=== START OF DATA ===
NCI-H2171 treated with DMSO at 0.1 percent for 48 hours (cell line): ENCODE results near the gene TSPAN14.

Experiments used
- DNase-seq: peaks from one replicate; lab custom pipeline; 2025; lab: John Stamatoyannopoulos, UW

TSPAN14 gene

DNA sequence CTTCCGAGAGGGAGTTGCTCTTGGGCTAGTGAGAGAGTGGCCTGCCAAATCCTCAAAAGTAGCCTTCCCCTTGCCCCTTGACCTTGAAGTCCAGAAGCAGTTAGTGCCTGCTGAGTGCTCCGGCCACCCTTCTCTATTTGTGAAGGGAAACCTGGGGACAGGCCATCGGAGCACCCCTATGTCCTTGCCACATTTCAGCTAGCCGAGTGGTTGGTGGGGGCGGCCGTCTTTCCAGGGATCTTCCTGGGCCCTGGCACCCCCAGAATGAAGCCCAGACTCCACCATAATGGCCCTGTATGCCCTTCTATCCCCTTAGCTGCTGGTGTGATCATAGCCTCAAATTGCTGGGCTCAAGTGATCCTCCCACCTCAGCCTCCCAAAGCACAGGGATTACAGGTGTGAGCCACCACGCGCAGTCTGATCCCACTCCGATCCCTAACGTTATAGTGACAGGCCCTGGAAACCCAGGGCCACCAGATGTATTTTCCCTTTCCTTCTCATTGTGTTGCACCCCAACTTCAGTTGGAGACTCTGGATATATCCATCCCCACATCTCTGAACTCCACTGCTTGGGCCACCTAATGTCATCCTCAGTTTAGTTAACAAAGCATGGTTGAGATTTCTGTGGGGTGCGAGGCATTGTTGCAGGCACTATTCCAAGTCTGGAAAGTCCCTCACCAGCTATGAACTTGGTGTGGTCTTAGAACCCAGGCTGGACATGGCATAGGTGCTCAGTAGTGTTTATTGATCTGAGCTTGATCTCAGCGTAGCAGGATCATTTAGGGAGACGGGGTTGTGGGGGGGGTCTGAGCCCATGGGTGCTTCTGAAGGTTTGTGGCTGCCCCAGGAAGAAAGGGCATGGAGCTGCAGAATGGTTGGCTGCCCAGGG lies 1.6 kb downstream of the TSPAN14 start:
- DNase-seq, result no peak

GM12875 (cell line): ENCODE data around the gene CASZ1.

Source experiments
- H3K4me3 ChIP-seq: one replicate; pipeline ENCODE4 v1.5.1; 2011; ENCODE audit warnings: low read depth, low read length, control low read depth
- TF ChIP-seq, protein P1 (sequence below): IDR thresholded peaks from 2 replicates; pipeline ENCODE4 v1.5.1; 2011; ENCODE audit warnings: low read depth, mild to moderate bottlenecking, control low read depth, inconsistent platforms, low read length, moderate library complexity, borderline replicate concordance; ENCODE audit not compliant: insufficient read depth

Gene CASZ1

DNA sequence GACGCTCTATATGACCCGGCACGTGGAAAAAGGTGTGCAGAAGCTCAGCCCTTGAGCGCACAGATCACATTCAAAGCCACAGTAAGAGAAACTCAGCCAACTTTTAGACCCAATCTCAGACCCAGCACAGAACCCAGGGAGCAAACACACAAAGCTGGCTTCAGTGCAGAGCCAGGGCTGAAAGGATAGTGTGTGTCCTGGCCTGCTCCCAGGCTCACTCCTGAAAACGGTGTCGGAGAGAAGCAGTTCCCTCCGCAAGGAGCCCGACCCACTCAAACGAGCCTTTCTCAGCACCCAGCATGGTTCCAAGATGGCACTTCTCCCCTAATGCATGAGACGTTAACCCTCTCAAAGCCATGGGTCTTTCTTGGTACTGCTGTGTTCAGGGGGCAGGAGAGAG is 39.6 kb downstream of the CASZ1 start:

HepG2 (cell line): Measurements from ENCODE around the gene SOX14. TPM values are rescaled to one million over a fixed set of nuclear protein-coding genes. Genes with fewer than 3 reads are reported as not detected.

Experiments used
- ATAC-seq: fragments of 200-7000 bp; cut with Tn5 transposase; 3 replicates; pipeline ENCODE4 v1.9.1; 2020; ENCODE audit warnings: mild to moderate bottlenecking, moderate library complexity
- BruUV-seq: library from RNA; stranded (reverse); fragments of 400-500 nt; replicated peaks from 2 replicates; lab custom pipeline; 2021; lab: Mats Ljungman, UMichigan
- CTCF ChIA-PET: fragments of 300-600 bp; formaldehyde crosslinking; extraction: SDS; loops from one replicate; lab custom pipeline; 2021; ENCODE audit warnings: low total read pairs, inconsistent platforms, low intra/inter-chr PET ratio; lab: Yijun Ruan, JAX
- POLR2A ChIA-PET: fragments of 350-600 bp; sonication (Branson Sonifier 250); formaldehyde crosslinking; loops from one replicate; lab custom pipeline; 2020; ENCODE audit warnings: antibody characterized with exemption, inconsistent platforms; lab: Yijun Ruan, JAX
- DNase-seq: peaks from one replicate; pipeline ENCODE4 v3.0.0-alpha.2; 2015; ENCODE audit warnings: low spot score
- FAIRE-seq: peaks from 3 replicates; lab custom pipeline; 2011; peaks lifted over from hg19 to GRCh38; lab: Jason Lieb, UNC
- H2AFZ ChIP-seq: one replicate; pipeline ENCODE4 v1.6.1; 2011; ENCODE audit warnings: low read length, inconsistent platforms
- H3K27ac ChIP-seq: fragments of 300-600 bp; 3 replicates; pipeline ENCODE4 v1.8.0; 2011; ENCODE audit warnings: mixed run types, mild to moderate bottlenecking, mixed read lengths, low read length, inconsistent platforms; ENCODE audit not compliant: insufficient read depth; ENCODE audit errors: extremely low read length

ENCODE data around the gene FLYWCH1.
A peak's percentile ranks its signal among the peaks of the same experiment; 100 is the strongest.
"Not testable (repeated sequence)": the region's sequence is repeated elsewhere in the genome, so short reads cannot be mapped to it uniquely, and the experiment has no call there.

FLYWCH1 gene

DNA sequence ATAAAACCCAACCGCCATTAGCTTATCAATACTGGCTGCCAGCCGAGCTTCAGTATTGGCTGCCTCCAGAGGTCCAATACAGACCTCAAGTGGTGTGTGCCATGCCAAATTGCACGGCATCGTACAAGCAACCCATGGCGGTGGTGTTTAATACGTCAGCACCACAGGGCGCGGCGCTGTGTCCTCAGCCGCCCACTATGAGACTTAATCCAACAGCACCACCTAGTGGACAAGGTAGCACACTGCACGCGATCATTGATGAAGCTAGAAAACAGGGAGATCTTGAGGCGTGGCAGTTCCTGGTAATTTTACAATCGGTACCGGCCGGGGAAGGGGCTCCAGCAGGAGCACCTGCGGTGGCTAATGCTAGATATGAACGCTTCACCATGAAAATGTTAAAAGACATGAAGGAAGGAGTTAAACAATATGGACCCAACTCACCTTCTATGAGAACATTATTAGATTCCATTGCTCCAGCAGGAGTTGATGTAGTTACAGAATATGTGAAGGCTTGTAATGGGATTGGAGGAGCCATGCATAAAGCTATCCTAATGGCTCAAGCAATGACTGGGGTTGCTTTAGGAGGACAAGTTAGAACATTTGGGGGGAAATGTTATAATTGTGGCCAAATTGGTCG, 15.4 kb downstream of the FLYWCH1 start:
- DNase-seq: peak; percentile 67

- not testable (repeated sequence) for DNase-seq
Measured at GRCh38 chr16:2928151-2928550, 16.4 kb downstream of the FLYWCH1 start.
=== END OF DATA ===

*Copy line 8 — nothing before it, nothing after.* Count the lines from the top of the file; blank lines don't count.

Source experiments